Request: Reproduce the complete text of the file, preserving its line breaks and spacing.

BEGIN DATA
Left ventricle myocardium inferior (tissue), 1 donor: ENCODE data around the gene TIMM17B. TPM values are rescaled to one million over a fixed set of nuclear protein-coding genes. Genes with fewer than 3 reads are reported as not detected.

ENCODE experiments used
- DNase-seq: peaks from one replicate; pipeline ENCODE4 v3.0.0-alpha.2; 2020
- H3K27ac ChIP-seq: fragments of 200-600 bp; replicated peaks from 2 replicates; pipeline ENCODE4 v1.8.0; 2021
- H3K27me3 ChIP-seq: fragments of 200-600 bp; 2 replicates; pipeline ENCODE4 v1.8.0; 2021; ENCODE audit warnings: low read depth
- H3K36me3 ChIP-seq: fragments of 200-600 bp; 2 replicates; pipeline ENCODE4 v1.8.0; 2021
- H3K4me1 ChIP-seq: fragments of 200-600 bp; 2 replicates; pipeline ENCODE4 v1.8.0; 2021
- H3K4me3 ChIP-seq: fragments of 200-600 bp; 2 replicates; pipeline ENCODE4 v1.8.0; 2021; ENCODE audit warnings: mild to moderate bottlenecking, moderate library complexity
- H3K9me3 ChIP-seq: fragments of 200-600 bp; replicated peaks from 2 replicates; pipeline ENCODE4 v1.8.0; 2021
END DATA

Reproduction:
Left ventricle myocardium inferior (tissue), 1 donor: ENCODE data around the gene TIMM17B. TPM values are rescaled to one million over a fixed set of nuclear protein-coding genes. Genes with fewer than 3 reads are reported as not detected.

ENCODE experiments used
- DNase-seq: peaks from one replicate; pipeline ENCODE4 v3.0.0-alpha.2; 2020
- H3K27ac ChIP-seq: fragments of 200-600 bp; replicated peaks from 2 replicates; pipeline ENCODE4 v1.8.0; 2021
- H3K27me3 ChIP-seq: fragments of 200-600 bp; 2 replicates; pipeline ENCODE4 v1.8.0; 2021; ENCODE audit warnings: low read depth
- H3K36me3 ChIP-seq: fragments of 200-600 bp; 2 replicates; pipeline ENCODE4 v1.8.0; 2021
- H3K4me1 ChIP-seq: fragments of 200-600 bp; 2 replicates; pipeline ENCODE4 v1.8.0; 2021
- H3K4me3 ChIP-seq: fragments of 200-600 bp; 2 replicates; pipeline ENCODE4 v1.8.0; 2021; ENCODE audit warnings: mild to moderate bottlenecking, moderate library complexity
- H3K9me3 ChIP-seq: fragments of 200-600 bp; replicated peaks from 2 replicates; pipeline ENCODE4 v1.8.0; 2021